Thursday, December 20, 2012

Boating Recusal Issue Explored

Also from the Florida Judicial Ethics Advisory Committee:


1. Must a judge recuse from all cases involving a  bank whose loan collection official is the judge’s close personal friend,  whether or not the bank official appears in the case as a witness or bank  representative, where the official is a member of a local social club to which  the judge belonged until three years ago and the official frequently socializes  with the judge and the judge’s spouse in each other’s homes, around town and  while boating?

ANSWER: No,  but the judge must recuse from any cases in which the judge’s friend appears as  a party, witness or representative of the bank, or any case in which the judge’s  impartiality might reasonably be questioned.

2. If the judge is  not required to recuse from the bank’s cases, must the judge disclose the  relationship to the parties in cases involving the bank?


3. Must a judge  recuse from cases involving the attorney and law firm which represented the  judge, the judge’s mother, and the judge’s brother in a personal injury case which  settled without going to trial?

ANSWER: Yes,  for a reasonable period of time.

4. Must the judge,  upon no longer being required to recuse from cases involving the attorney and law  firm, disclose that relationship to the parties in a case in which that attorney  or law firm appears?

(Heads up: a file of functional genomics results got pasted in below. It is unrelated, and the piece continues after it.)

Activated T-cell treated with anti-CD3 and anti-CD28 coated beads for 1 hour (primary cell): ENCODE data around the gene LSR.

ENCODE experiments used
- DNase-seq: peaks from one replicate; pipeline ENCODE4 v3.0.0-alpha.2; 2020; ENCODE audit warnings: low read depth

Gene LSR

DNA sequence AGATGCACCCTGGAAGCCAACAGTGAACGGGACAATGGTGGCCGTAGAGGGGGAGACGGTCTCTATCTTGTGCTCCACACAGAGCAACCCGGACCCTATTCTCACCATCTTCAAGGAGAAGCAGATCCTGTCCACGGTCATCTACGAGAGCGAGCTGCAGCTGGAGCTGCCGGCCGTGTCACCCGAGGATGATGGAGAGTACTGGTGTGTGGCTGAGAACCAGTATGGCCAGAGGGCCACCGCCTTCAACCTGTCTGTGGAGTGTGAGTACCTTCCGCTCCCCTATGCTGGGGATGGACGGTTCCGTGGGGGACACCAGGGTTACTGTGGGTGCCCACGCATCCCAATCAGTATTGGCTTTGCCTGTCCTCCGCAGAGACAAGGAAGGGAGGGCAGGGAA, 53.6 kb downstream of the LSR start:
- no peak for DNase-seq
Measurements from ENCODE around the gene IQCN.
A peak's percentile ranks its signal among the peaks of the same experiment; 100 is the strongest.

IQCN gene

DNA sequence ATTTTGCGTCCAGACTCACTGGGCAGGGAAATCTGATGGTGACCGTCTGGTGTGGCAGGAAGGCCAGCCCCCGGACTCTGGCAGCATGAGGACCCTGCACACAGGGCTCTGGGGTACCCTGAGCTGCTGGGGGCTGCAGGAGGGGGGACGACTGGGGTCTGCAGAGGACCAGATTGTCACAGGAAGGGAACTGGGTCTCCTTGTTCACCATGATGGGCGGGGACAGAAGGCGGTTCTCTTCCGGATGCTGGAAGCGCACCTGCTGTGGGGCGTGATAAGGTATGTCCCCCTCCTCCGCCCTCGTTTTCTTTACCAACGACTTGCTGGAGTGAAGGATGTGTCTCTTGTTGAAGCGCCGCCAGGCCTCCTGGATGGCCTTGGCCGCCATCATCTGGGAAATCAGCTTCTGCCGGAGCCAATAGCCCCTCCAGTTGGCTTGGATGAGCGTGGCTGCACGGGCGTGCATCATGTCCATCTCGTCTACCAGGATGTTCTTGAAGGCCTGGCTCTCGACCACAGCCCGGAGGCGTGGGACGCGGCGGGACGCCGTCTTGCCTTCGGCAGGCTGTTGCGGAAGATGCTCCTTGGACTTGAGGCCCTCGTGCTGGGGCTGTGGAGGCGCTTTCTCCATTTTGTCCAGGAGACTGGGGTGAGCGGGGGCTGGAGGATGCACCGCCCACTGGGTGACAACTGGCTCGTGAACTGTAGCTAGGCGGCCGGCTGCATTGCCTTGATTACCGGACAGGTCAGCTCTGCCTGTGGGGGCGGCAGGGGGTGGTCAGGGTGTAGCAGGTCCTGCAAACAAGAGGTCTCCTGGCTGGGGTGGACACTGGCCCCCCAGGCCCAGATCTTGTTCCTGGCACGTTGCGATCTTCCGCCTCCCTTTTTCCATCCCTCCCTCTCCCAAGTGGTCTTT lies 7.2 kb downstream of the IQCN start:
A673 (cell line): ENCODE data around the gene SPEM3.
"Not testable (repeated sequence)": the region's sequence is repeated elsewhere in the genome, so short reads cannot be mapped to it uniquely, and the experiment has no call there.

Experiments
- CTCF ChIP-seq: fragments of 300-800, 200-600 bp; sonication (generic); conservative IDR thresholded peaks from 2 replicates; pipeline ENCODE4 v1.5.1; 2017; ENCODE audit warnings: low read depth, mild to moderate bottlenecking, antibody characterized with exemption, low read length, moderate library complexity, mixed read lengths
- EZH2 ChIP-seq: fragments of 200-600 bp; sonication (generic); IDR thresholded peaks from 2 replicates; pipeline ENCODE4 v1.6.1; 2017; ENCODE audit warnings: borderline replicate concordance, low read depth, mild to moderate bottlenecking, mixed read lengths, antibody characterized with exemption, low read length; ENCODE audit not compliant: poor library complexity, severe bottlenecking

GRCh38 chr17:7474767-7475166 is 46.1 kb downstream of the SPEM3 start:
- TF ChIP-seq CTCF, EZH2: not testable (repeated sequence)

ANSWER: Yes,  for a reasonable period of time.


The  inquiring trial judge is a friend of the sole or primary loan collection  officer at a local bank.  The judge and  the friend were both members of a local social group until the judge resigned from  the group approximately three years ago.   The judge and the friend frequently socialize in each other’s homes with  their spouses and around town and while boating in excess of a dozen times each  year.  The bank appears in court on a  variety of matters, including collections, foreclosures, and repossessions.  The judge’s friend has never appeared before  the judge as a witness or bank representative.   

Historically,  the judge has been recusing from the bank’s cases without requiring a hearing.1  Recently, the judge granted a motion to  disqualify from a case in which the bank was a party, wherein the motion  asserted essentially that the judge “had a past and ongoing social relationship”  with the bank’s primary or sole collection officer.  The judge asks if recusal is required or  whether the judge may simply disclose the relationship in all future cases in  which the Bank is a party and then rule on any motions to disqualify which may  be filed.

In  an unrelated inquiry, the judge states that, until recently, a local insurance  defense attorney and the attorney’s law firm represented the inquiring judge,  the judge’s mother, and the judge’s brother in a personal injury case against  them.  The case settled without going to  trial.  The judge has been recusing from  all cases involving that firm without a hearing and plans to do so for two  years after the firm concluded its representation of the judge and the judge’s  family members.  The judge asks whether  recusal is required in such circumstances without a motion to disqualify or  hearing.  The judge further asks how long  it is necessary to disclose the representation by the attorney and the firm in  cases where the attorney or the firm appears.

The opinion is linked here. (Mike Frisch)

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